Journal of immunology (Baltimore, Md. : 1950)

A transendocytosis model of CTLA-4 function predicts its suppressive behavior on regulatory T cells.

PMID 25632005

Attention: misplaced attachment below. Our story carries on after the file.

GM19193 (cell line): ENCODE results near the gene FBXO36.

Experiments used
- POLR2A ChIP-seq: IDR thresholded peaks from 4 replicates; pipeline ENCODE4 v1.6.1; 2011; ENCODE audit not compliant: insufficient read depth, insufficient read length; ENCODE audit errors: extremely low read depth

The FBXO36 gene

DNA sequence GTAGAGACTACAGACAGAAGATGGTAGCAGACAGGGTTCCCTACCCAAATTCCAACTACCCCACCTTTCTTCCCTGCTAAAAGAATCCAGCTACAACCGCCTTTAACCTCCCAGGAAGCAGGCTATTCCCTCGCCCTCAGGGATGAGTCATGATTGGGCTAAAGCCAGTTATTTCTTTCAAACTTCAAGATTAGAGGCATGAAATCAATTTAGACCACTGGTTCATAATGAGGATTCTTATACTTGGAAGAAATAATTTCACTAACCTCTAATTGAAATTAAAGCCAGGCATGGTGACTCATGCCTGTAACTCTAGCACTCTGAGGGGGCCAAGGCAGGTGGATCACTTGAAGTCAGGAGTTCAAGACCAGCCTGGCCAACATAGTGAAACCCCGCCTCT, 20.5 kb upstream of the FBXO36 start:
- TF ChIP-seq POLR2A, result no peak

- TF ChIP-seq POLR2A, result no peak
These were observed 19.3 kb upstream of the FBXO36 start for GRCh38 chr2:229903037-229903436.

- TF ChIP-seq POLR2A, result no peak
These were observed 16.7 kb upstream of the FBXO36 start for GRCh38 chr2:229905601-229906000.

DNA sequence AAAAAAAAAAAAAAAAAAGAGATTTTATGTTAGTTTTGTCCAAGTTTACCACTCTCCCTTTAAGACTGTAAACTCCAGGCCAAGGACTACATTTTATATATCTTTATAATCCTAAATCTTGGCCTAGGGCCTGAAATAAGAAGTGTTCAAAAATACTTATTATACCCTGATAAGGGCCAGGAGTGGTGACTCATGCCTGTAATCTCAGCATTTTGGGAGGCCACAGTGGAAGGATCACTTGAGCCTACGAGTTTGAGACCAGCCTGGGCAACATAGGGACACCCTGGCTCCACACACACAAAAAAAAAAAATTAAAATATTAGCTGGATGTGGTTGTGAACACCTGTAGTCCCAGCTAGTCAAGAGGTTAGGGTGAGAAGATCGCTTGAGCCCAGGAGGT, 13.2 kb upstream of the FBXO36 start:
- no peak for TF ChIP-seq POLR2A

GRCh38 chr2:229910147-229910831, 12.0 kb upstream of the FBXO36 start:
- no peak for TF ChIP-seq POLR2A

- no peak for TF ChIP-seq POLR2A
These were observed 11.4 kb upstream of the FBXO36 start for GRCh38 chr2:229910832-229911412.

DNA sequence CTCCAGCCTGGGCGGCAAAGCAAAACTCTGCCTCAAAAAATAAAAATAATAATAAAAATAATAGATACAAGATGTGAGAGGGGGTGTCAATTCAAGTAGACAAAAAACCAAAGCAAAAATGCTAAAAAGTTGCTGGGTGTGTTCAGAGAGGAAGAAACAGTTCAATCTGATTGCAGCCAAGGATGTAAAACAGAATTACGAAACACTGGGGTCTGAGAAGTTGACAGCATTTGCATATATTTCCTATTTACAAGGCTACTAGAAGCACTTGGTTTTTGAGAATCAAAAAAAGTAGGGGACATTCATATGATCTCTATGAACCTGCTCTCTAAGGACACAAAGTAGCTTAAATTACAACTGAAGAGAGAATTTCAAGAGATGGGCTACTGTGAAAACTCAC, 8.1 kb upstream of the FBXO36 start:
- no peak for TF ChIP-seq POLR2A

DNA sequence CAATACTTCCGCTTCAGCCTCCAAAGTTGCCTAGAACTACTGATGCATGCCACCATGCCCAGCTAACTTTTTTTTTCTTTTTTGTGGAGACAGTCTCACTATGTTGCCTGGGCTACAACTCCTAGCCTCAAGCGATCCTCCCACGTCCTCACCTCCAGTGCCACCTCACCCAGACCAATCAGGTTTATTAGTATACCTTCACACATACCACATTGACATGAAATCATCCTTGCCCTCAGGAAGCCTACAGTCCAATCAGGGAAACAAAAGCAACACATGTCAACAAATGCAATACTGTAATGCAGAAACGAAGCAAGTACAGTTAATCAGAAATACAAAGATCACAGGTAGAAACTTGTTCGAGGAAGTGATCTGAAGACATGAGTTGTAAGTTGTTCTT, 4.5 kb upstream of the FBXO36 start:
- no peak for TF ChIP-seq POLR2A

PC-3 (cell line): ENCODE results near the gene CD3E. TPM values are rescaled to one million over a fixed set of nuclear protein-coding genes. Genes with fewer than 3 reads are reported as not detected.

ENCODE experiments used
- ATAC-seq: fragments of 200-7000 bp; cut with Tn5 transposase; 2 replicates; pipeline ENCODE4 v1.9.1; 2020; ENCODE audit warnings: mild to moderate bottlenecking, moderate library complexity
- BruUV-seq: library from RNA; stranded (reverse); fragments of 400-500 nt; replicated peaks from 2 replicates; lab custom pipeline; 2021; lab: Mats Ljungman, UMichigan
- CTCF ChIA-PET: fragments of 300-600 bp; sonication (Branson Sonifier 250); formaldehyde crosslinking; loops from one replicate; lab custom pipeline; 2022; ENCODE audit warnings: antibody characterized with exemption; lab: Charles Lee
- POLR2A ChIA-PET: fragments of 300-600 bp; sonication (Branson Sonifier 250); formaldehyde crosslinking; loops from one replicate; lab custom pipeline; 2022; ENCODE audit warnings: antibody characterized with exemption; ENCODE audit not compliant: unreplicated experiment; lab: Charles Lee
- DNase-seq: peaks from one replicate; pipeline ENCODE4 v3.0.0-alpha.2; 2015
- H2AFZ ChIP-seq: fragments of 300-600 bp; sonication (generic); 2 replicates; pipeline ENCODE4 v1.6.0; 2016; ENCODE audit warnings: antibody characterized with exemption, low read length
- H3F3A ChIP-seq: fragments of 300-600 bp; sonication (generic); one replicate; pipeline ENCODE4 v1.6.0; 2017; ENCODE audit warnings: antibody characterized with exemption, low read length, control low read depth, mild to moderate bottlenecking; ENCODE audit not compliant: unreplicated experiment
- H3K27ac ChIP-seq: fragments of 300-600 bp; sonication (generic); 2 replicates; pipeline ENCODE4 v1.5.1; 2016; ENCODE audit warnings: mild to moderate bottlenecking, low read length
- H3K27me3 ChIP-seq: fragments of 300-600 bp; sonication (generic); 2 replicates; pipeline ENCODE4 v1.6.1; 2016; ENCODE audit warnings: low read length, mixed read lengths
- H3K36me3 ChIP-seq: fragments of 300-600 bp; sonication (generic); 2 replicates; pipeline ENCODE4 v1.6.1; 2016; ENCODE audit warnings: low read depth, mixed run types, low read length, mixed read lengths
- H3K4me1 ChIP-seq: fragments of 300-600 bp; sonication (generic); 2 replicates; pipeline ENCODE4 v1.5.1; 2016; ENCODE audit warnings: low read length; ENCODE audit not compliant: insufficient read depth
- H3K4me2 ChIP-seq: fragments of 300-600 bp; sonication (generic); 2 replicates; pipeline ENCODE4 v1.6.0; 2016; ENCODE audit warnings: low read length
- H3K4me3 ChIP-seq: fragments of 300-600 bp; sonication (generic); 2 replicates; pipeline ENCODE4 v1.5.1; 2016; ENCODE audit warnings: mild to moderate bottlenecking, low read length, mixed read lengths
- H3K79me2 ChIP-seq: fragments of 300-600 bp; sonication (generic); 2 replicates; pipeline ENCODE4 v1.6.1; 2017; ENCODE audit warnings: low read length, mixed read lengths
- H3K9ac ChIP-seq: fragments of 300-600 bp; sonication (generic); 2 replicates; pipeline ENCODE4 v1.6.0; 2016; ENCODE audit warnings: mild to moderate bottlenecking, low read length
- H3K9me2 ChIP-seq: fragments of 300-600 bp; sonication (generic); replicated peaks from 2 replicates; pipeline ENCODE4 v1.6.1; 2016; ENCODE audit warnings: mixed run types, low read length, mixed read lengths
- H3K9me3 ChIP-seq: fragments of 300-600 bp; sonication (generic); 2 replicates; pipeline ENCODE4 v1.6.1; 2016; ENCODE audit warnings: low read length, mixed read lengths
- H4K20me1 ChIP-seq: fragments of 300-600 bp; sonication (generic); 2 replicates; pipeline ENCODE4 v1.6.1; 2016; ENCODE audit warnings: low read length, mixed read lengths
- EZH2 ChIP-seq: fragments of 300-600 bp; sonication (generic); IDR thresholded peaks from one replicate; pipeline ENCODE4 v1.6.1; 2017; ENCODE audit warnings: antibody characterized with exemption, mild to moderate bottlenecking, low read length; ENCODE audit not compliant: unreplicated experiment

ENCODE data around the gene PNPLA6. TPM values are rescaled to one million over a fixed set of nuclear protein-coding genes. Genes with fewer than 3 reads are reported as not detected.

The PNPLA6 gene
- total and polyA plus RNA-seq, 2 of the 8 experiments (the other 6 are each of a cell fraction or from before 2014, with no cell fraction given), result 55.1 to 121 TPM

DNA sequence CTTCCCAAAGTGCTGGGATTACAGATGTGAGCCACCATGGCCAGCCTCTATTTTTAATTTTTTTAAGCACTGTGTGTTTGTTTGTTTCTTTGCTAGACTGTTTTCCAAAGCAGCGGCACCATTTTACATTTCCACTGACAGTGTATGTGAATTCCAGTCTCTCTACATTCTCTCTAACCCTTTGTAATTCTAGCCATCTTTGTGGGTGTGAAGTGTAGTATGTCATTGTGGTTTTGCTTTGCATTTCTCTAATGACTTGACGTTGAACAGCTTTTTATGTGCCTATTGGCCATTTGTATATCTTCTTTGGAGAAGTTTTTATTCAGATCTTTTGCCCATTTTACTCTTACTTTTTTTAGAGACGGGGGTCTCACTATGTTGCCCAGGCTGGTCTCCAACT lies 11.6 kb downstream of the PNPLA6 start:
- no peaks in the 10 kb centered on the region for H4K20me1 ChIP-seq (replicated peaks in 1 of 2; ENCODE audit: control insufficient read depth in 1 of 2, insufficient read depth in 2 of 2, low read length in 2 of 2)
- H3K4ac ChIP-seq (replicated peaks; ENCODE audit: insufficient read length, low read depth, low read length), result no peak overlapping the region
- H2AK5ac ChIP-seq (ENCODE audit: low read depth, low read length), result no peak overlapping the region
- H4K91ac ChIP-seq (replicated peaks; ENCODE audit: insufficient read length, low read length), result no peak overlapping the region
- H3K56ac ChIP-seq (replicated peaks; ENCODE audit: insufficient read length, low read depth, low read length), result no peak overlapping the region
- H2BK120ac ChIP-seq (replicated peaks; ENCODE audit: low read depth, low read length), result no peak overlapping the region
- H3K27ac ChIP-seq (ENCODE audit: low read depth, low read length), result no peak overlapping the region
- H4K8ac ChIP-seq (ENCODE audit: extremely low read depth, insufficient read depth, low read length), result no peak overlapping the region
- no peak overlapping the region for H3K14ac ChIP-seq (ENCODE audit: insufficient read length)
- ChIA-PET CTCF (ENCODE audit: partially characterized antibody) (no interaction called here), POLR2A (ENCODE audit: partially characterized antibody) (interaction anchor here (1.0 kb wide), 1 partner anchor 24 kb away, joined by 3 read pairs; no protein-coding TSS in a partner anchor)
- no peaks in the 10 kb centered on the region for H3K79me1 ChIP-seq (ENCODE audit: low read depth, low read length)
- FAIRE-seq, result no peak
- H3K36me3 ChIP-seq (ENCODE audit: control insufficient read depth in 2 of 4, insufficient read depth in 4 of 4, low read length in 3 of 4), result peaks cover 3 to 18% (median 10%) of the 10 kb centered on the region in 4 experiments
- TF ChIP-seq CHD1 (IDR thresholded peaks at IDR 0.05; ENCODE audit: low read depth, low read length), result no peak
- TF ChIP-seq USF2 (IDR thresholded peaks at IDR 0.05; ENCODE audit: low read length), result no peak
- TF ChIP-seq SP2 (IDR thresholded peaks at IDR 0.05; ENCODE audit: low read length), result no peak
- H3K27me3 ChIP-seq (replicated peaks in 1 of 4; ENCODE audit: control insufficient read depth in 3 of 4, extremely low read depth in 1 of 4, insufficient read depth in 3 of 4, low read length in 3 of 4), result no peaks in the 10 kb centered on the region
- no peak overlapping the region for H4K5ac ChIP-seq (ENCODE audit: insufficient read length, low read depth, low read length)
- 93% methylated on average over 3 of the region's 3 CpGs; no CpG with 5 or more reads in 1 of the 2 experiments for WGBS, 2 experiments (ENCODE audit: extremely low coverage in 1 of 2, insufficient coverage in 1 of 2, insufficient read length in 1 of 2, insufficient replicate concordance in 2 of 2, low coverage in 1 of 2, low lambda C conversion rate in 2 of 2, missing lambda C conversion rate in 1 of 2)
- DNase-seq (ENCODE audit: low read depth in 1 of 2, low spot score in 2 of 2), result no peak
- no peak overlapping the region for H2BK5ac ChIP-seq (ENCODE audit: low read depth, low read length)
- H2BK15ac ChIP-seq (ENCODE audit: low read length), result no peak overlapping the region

Manipulation of the CD28/CTLA-4 pathway is at the heart of a number of immunomodulatory approaches used in both autoimmunity and cancer. Although it is clear that CTLA-4 is a critical regulator of T cell responses, the immunological contexts in which CTLA-4 controls immune responses are not well defined. In this study, we show that whereas CD80/CD86-dependent activation of resting human T cells caused extensive T cell proliferation and robust CTLA-4 expression, in this context CTLA-4 blocking Abs had no impact on the response. In contrast, in settings where CTLA-4(+) cells were present as "regulators," inhibition of resting T cell responses was dependent on CTLA-4 expression and specifically related to the number of APC. At low numbers of APC or low levels of ligand, CTLA-4-dependent suppression was highly effective whereas at higher APC numbers or high levels of ligand, inhibition was lost. Accordingly, the degree of suppression correlated with the level of CD86 expression remaining on the APC. These data reveal clear rules for the inhibitory function of CTLA-4 on regulatory T cells, which are predicted by its ability to remove ligands from APC.